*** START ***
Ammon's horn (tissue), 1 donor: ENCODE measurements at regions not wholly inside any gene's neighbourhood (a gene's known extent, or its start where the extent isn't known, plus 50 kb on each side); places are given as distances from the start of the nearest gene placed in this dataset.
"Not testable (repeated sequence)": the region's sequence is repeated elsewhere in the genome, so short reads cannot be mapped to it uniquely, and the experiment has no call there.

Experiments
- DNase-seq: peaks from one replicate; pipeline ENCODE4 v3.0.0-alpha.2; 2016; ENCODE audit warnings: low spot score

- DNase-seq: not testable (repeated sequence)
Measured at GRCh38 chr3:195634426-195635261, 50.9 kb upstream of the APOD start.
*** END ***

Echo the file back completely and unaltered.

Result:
Ammon's horn (tissue), 1 donor: ENCODE measurements at regions not wholly inside any gene's neighbourhood (a gene's known extent, or its start where the extent isn't known, plus 50 kb on each side); places are given as distances from the start of the nearest gene placed in this dataset.
"Not testable (repeated sequence)": the region's sequence is repeated elsewhere in the genome, so short reads cannot be mapped to it uniquely, and the experiment has no call there.

Experiments
- DNase-seq: peaks from one replicate; pipeline ENCODE4 v3.0.0-alpha.2; 2016; ENCODE audit warnings: low spot score

- DNase-seq: not testable (repeated sequence)
Measured at GRCh38 chr3:195634426-195635261, 50.9 kb upstream of the APOD start.